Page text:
Constitutions protect the rights of voters, not political parties

Veterans for Idaho Voters

By Thom Bruce (Boise) Marine Corps veteran
John Freeland (Moscow) Marine Corps veteran
Stan Hall (Boise) Army veteran
Dave Looney (McCall) Air Force veteran
George Moses (Boise) Air Force veteran
Randy Worrall (Ashton) Air Force veteran

The Constitution of the United States makes it clear that all government power is based on the will of “We the People.” The right of citizens to vote for governing officials is spelled out in several amendments to that revered document. The Constitution does not grant any rights to political parties because the Founding Fathers had witnessed the havoc they had wrought in Europe and thought they’d do likewise in America.

George Washington warned us of the dangers that parties and factions posed to our democratic republic in his Farewell Address. He cautioned that they can “become potent engines, by which cunning, ambitious, and unprincipled men will be enabled to subvert the power of the people, and to usurp for themselves the reins of government.”

Idaho’s constitutional framers also declined to grant power to political parties, even though they existed when our Constitution was drafted in 1889. The Idaho Constitution states that “all political power is inherent in the people” who have “the right to alter, reform or abolish” their government “whenever they may deem it necessary.” People could not exercise that awesome power if their right to vote was restricted by a party.

The Gem State has a long history of all voters having the right to elect public officials of their choice, regardless of party affiliation. That all changed in 2011, when the Republican Party closed its primary to voters who were not registered party members. Since then, those in control of the party have consistently worked to prevent independents and others from voting in the GOP primary where over 80-percent of eventual winners of legislative seats are now chosen. Because the official party apparatus has been taken over by a narrow faction, the voting rights of many thousands of traditional, pragmatic Republicans have likewise been devalued.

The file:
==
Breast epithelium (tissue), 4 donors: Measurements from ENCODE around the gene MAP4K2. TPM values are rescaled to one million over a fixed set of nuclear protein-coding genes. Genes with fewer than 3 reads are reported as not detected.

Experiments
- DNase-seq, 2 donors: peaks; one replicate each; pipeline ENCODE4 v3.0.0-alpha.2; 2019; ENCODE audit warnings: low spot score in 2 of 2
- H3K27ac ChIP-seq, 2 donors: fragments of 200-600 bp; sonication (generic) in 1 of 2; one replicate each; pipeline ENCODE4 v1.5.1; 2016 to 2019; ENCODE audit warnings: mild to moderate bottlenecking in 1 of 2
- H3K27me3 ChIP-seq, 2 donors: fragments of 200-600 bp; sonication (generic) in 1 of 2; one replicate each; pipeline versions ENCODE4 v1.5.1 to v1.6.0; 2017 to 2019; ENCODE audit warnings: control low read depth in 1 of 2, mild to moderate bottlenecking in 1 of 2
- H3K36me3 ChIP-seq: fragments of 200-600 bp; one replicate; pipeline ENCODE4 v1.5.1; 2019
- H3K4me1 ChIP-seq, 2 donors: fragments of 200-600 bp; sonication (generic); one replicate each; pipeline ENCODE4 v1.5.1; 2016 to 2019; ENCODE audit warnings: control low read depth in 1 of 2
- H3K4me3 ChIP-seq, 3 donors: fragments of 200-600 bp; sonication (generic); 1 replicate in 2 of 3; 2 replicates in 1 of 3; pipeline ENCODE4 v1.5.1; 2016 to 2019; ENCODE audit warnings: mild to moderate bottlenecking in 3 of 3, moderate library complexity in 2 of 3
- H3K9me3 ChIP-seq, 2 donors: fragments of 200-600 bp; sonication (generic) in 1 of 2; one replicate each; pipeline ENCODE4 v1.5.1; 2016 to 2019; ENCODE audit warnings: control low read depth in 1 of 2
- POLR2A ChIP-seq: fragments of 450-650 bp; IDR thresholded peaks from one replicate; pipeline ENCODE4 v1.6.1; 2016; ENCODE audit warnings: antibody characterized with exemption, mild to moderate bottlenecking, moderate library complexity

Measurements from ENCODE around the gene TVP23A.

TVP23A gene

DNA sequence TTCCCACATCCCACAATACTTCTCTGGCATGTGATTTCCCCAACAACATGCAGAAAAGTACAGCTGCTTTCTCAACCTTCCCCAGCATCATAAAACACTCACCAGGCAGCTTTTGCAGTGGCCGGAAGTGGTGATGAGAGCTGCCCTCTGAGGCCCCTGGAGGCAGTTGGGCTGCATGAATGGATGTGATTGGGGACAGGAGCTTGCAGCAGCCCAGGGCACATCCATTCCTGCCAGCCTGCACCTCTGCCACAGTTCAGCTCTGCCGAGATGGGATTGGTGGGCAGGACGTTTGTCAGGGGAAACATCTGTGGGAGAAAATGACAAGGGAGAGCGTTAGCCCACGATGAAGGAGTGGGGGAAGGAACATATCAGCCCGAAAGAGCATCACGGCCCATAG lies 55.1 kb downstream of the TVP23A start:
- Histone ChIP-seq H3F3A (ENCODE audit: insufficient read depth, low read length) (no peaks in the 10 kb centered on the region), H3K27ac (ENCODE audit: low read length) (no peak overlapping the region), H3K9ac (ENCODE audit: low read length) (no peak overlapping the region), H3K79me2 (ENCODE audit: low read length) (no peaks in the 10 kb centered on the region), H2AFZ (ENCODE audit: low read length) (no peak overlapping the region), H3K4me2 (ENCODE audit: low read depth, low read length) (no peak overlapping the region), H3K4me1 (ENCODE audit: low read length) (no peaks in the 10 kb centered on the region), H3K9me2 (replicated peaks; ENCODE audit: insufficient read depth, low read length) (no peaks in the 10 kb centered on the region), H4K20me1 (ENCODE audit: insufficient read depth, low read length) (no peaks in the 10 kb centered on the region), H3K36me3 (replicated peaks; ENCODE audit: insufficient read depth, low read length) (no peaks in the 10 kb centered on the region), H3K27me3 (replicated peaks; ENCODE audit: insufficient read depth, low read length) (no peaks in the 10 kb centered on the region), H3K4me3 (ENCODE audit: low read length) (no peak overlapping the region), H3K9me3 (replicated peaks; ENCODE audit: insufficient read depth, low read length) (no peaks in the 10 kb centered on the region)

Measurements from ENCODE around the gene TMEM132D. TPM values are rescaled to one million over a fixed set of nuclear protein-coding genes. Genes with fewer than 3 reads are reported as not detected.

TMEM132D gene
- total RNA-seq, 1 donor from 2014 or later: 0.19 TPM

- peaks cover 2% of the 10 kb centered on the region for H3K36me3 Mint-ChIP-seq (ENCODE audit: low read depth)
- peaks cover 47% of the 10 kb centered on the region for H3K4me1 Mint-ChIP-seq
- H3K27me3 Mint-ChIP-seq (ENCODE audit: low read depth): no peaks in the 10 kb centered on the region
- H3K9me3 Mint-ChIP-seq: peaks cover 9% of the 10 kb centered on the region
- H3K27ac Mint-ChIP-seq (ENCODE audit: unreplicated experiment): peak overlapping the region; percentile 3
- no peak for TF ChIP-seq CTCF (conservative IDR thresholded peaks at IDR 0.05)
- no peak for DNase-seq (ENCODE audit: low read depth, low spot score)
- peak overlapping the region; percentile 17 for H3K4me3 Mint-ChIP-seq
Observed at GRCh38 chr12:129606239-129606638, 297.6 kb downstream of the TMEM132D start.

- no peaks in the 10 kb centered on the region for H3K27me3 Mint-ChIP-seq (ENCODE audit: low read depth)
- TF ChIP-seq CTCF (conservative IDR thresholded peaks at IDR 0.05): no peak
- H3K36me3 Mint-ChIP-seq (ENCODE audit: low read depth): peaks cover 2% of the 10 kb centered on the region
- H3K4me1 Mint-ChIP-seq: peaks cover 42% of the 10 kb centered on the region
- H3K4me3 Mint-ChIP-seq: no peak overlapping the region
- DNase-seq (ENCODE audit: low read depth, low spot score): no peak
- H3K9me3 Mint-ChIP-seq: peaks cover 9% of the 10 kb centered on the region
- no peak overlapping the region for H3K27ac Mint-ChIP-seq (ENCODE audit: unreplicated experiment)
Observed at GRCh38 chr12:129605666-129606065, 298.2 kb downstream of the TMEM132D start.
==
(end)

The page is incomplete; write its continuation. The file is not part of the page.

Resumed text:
Washington’s warning rings true today in Idaho where the supposed “rights” of a political party are taking priority over the power of the people to govern themselves. The current GOP chair has vowed to make her party a “private club” benefiting her faction. We are at a point where a small group of party bosses have inordinate control over important governing positions.

Those of us who stepped forward to serve in the nation’s military swore to “support and defend the Constitution of the United States against all enemies, foreign and domestic.” We were willing to put our lives at risk to preserve and protect the important constitutional rights of every citizen. We earned the right to vote in any state-supported election we choose, and we believe that every Idahoan should have that same unrestricted right to vote. That was an important objective of our service.

Veterans for Idaho Voters, a cross-party group of military veterans, has joined together to stand up for voting rights–to give every voter the right to take part in choosing our leaders. The Open primaries Initiative will do just that–allowing every registered voter to vote in all elections, instead of restricting participation to just the privileged few.

Furious efforts are being made to derail the Open Primaries Initiative with arguments that simply don’t make sense. The opponents are desperate to keep the initiative off of the 2024 general election ballot because they do not believe in equal voting rights for all Idahoans.

Signing the petition will only put the initiative on the ballot for the general election, where Idaho voters will choose whether or not to adopt the reform. What is there to fear from letting the people decide? Perhaps it is a fear of losing the power to skew the electoral process in their favor–the very thing that George Washington wisely warned against.